Similar to Alzheimer’s disease in humans, a dog affected by dementia may result in a changed behavior along with memory loss. If your dog is suffering from this disease, he may gradually forget things in his daily routine, such as the location of the food bowl in the house or going outdoors when nature calls.

If your dog seems disoriented and starts to mess around the house or scratch the wrong side of the door, he may be diagnosed with cognitive dysfunction after the possibility of other ailments is eliminated. Sadly, dementia is a progressive illness and there is no method to slow it down or halt its effect.

A dog’s memory is what enables him to recognize people and the territory he inhabits. Similar to humans, sleeping well is essential for a dog to sort and store memories.

Research suggests that dogs living in pleasant and stimulating environments are likely to have better memory function than those raised in hostile environments or social isolation. More positive experiences early on in a canine’s life lead to chances of a more developed mind.

by Bobby J Davidson || You can’t buy love, but you can rescue it™

Facts About Animal Homelessness:

  1. Only 1 out of every 10 dogs born will find a permanent home.
  2. The main reasons animals are in shelters: owners give them up, or animal control finds them on the street.
  3. Each year, approximately 2.7 million dogs and cats are killed every year because shelters are too full and there aren’t enough adoptive homes. Act as a publicist for your local shelter so pets can find homes. Sign up for Shelter Pet PR.
  4. Approximately 7.6 million companion animals enter animal shelters nationwide every year. Of those, approximately 3.9 million are dogs and 3.4 million are cats.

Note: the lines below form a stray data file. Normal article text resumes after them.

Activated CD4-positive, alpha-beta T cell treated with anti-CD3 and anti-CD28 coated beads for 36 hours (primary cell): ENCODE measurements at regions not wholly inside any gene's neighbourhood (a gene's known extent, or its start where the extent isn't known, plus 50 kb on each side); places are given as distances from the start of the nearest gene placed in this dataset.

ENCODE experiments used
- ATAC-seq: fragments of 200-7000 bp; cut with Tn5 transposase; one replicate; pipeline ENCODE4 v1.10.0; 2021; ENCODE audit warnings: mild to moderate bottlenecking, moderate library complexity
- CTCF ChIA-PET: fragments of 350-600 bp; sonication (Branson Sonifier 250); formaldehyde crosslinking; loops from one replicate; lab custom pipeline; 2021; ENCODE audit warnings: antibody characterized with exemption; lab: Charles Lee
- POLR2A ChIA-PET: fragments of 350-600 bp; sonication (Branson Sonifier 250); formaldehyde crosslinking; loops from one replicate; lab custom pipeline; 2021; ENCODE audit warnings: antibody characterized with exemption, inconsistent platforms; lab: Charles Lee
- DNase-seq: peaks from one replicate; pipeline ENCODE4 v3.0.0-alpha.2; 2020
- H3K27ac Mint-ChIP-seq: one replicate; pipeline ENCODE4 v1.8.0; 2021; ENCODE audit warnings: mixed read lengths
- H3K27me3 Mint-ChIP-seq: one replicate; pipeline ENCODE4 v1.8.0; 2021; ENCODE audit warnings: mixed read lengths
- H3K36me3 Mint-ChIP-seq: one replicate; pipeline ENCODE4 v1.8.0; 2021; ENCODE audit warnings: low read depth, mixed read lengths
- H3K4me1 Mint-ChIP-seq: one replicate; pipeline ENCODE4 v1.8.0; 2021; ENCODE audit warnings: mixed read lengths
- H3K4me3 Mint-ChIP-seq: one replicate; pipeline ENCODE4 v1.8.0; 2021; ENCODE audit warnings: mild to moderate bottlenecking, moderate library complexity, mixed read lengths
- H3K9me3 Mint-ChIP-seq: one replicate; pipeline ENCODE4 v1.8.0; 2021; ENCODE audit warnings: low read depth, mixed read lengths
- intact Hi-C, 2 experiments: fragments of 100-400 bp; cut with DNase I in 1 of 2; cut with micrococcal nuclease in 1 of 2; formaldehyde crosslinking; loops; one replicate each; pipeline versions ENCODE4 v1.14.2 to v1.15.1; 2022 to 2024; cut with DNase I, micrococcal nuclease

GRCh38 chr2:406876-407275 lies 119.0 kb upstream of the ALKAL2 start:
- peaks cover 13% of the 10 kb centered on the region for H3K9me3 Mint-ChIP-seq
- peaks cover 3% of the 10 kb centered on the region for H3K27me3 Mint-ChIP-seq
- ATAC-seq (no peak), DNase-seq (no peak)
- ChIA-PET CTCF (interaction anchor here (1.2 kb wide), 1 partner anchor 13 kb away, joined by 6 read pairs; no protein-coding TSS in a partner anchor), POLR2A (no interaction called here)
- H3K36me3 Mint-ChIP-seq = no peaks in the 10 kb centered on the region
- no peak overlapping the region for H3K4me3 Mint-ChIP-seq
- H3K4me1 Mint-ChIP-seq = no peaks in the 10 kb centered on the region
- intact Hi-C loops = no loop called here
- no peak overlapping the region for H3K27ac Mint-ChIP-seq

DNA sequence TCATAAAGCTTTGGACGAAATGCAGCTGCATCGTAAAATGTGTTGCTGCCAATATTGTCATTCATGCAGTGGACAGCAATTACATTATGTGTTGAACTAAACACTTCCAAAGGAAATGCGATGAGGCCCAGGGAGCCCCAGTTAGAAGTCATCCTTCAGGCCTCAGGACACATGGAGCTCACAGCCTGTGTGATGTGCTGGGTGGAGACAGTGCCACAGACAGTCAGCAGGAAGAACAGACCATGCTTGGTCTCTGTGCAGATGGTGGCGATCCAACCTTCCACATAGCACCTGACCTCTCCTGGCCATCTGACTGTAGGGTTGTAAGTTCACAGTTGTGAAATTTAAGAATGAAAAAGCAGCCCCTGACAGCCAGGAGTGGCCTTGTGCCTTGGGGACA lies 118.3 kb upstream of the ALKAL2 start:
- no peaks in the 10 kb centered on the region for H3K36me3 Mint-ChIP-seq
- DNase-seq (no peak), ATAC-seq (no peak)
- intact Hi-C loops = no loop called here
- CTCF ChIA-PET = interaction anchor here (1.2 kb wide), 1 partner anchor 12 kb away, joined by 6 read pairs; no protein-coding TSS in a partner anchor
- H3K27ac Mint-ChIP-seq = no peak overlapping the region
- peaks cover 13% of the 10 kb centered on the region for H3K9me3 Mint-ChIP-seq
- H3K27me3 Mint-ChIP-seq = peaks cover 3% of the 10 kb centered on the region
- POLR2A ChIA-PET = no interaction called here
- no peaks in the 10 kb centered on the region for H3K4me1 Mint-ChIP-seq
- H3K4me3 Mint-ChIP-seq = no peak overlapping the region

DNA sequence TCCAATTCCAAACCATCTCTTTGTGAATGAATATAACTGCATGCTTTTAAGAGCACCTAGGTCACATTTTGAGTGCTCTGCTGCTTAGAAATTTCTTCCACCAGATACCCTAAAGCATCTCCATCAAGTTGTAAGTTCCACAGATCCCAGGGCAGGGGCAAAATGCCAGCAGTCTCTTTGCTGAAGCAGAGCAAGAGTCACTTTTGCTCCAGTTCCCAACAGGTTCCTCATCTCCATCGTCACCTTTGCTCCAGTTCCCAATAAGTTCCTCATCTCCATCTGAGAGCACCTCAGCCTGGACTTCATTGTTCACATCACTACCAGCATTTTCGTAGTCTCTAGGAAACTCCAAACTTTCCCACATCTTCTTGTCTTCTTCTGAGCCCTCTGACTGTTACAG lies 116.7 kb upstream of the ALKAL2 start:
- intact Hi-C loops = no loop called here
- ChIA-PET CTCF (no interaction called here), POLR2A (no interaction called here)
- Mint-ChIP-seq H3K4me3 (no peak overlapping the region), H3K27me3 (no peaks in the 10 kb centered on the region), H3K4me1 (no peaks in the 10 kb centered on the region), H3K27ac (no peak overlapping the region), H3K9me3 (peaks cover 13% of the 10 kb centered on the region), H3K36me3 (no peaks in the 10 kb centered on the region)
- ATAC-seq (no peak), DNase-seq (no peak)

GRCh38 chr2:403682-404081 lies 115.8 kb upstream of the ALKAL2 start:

5. According to the National Council on Pet Population Study and Policy (NCPPSP), less than 2% of cats and only 15 to 20% of dogs are returned to their owners.
  6. 25% of dogs that enter local shelters are purebred.
  7. About twice as many animals enter shelters as strays compared to the number that are relinquished by their owners.
  8. It’s impossible to determine how many stray dogs and cats live in the United States. Estimates for cats alone range up to 70 million.
  9. Only 10% of the animals received by shelters have been spayed or neutered. Overpopulation, due to owners letting their pets accidentally or intentionally reproduce, sees millions of these “excess” animals killed annually.
  10. Many strays are lost pets that were not kept properly indoors or provided with identification.
  11. According to The Humane Society, there are about 3,500 brick-and-mortar animal shelters in the US and 10,000 rescue groups and animal sanctuaries in North America.

Here are a some adoptions for consideration: